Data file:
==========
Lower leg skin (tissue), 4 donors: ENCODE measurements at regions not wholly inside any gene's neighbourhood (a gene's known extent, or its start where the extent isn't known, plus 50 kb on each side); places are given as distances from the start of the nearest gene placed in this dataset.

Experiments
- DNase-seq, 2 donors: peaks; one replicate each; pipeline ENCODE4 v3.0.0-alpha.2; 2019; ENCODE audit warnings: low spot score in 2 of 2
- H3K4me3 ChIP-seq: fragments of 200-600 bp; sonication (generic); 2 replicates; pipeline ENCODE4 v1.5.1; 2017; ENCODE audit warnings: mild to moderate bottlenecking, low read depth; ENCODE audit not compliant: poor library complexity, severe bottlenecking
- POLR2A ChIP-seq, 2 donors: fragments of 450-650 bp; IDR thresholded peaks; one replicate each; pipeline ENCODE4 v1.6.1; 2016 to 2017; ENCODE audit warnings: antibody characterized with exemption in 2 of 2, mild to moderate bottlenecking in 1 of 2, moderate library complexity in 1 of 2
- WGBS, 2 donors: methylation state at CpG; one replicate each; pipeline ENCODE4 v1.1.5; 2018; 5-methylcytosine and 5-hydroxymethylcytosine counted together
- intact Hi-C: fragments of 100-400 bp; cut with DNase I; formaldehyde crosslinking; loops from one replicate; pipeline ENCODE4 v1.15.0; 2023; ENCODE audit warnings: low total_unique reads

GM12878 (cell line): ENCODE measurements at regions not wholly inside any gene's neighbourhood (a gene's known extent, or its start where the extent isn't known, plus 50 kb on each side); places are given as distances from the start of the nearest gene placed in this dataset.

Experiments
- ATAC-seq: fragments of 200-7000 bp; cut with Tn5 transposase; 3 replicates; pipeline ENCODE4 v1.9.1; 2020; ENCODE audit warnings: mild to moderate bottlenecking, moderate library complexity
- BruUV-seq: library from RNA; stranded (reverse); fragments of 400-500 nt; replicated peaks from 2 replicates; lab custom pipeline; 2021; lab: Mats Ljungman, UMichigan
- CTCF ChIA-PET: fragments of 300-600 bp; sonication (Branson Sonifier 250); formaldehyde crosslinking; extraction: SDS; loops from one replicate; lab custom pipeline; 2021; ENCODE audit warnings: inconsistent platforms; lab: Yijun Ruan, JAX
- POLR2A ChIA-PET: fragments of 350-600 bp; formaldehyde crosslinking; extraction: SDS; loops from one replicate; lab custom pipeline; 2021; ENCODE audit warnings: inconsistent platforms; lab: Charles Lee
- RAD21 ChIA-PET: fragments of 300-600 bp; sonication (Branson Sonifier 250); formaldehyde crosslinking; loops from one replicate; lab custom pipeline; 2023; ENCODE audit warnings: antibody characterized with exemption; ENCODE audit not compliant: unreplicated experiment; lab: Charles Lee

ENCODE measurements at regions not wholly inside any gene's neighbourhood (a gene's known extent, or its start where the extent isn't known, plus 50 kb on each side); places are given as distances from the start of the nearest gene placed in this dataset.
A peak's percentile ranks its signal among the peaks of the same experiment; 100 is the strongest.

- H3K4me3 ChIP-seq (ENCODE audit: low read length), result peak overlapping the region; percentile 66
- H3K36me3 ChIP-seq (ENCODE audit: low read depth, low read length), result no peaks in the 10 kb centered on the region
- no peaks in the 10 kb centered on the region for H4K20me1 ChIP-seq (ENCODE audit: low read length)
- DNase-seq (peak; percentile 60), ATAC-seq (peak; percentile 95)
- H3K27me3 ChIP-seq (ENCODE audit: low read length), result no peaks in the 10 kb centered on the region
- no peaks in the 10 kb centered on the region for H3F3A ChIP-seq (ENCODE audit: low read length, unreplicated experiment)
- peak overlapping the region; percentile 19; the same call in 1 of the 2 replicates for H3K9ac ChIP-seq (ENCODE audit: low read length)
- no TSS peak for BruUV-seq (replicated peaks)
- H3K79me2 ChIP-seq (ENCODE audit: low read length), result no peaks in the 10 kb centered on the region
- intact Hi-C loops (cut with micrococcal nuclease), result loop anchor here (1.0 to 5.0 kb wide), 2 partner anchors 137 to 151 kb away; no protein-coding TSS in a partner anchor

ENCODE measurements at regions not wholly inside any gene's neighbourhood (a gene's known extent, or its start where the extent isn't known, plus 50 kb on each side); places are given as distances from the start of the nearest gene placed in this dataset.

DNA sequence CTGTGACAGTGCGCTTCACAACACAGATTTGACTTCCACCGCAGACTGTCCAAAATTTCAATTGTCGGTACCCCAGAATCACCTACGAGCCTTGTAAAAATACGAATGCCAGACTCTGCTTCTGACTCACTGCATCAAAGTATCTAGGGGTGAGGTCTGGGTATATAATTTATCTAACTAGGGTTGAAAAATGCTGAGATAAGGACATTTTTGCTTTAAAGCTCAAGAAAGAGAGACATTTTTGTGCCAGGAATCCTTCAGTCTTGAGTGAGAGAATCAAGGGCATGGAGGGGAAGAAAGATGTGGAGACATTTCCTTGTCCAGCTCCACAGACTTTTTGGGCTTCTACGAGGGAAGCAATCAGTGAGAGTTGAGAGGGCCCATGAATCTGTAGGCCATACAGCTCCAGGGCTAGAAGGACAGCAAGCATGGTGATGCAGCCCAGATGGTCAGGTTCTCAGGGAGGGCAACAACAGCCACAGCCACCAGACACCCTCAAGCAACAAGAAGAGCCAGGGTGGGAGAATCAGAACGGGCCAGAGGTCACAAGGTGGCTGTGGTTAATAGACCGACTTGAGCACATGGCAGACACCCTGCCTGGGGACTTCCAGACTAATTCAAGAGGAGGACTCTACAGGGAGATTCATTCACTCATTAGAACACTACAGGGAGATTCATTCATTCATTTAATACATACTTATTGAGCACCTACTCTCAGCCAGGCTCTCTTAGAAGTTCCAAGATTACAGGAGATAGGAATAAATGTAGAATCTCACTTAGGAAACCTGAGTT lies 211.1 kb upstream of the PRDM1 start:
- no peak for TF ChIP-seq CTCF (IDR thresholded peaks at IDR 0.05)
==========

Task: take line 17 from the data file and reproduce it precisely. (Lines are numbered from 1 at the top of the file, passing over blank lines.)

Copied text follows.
- H3K4me3 ChIP-seq (ENCODE audit: low read length), result peak overlapping the region; percentile 66